It’s pop quiz time. The quiz has one question: Which application development methodology is gaining the most popularity?
If you answered “Agile,” Blaaaaaaat! Wrong answer bucko.
If you tried to demonstrate your more in-depth knowledge of the app dev landscape by answering “Scrum,” Blaaaaaaat! Nice try, but wrongo.
Test Driven Development (TDD) or one of its variants, Acceptance Test Driven Development (ATDD) or Behavior Driven Development (BDD), you’re just showing off. But Blaaaaaaat! TDD might be a technician’s paradise, and for that matter it might be a very good idea, but it isn’t what’s gaining the most acceptance.
Want one more guess? I’ll give you a hint: What do you get when you combine a change in process with the same old attitudes?
Now you’ve got it. The app dev methodology that’s sweeping the world is (drumroll) … Scrummerfall!
Scrummerfall (not an original term) is what you get when you stitch a Waterfall head onto a Scrum body. It’s what happens when you do want iteration and incrementalism, but for one reason or another want developers to do nothing but write code to specifications — you have no interest in their understanding the context, business purpose, or user predilections.
To be fair (an excruciating exercise but I’ll try) there are good reasons for going this route. In particular, if you’re willing to trade off Agile’s high levels of team engagement, enthusiasm and commitment for the large savings in raw labor rates you get from sending work offshore, Scrummerfall might be the right choice for you.
This is especially true in organizations that consider financial measures to be the only measures that matter, because from a purely financial perspective, it’s iteration and incrementalism that drain most of the risk from Waterfall’s combination of long-range planning and short-range planning accuracy. If all you do is wait as long as possible before making design decisions, that by itself will increase your project success rate.
What do you have to lose?
Quite a lot, as it happens. The problem is, what you lose by settling for Scrummerfall is much harder to quantify, because with Scrummerfall, what you keep is form but what you lose is essence.
Another way of saying it: Scrummerfall is an excellent example of what goes wrong when you mistake a business practice for a business processes. For the difference, see “Is it a Process, or just a process?” KJR 5/17/1999, although when I wrote it I used lowercase “process” where “practice” is now my preferred vocabulary.
In any event, with a true process, following the right steps in the right order gets you to the desired result. They’re repeatable and all that. The assembly line is your model.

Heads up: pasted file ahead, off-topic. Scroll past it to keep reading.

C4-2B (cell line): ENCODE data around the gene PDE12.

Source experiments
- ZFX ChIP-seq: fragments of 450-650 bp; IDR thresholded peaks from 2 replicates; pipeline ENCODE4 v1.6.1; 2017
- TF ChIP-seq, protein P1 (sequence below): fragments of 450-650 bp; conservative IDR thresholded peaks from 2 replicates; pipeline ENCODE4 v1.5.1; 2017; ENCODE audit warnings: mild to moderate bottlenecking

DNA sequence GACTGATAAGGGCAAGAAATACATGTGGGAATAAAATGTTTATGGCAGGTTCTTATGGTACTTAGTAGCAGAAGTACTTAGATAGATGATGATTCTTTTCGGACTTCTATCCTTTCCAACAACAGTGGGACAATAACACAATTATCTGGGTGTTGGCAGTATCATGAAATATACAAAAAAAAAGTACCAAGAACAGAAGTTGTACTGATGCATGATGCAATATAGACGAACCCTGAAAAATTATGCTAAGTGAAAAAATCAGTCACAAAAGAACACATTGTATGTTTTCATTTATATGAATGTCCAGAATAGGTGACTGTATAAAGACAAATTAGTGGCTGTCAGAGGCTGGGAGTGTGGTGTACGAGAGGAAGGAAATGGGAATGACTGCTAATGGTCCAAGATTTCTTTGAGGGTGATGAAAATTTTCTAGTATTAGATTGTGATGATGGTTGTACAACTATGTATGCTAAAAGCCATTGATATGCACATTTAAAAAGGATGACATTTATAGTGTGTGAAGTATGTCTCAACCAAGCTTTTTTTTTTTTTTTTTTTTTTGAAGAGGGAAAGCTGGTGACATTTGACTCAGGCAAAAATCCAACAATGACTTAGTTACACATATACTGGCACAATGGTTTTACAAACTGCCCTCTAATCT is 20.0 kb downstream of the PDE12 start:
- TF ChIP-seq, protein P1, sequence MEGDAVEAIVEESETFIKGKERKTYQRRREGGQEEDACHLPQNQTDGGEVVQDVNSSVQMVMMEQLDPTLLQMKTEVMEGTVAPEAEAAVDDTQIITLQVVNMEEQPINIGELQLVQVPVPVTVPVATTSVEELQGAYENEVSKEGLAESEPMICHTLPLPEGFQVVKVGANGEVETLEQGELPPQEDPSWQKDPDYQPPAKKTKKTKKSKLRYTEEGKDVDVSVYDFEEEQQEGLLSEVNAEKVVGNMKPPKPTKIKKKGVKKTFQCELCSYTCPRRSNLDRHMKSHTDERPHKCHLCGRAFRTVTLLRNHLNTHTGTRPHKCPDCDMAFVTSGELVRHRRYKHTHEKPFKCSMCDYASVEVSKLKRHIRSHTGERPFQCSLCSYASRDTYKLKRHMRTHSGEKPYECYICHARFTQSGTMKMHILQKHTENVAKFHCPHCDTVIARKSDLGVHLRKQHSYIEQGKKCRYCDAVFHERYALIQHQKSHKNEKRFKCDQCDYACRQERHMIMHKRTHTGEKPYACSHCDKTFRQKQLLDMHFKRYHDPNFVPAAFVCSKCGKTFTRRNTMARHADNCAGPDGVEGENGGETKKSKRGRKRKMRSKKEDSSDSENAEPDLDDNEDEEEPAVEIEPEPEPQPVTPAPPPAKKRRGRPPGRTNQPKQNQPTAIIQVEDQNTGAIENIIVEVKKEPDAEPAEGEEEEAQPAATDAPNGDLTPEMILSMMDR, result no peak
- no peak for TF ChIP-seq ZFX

That isn’t true with a practice. Following the right steps in the right order is just the ante that lets you play the game.
With a process, the steps are the essence. With a practice, they’re separate, and following the steps while losing the essence means the steps generally degenerate into nothing more than a bunch of check boxes people follow because they have to, not because they add any value to the proceedings.
And so to the differences between Agile and Scrummerfall. Start with the basics: Writing user stories and estimating them by assigning story points. (If you’re unfamiliar with these terms, user stories are the Agile equivalent of requirements; story points are vaguely equivalent to function points only they’re heuristic, not algorithmic.)
With Agile, the whole team writes the stories and assigns the story points, which means the whole team understands all of the requirements and commits to their estimated difficulty.
With Scrummerfall, business analysts write the stories and assign the story points. Team members only understand the user stories assigned to them for development, and instead of assigning story points … estimates of relative difficulty … the business analysts estimate the time that should be needed for development.
Anyone who’s been on either side of any exercise in delegation knows the difference between me telling you how much time you should need to achieve your assignment and the you telling me how much time you’ll need.
What’s the financial impact of the difference? We can envision what the research needed to answer a question like this might look like, but I certainly can’t imagine who might pay for the research, let alone any business leaders making decisions based on this research.
There’s one more piece of this puzzle to mention right now, and that’s the core model for The Cognitive Enterprise — that cognitive enterprises replace the old people/process/technology model with customers, communities, and capabilities.
With true Agile, developers and business stakeholders form a community.
With Scrummerfall, they’re just cogs in a machine.
I work in this exact environment. Thanks for giving it a name.
I’d love to take credit for it, but I didn’t coin “scrummerfall.” But it is a great descriptor, isn’t it?
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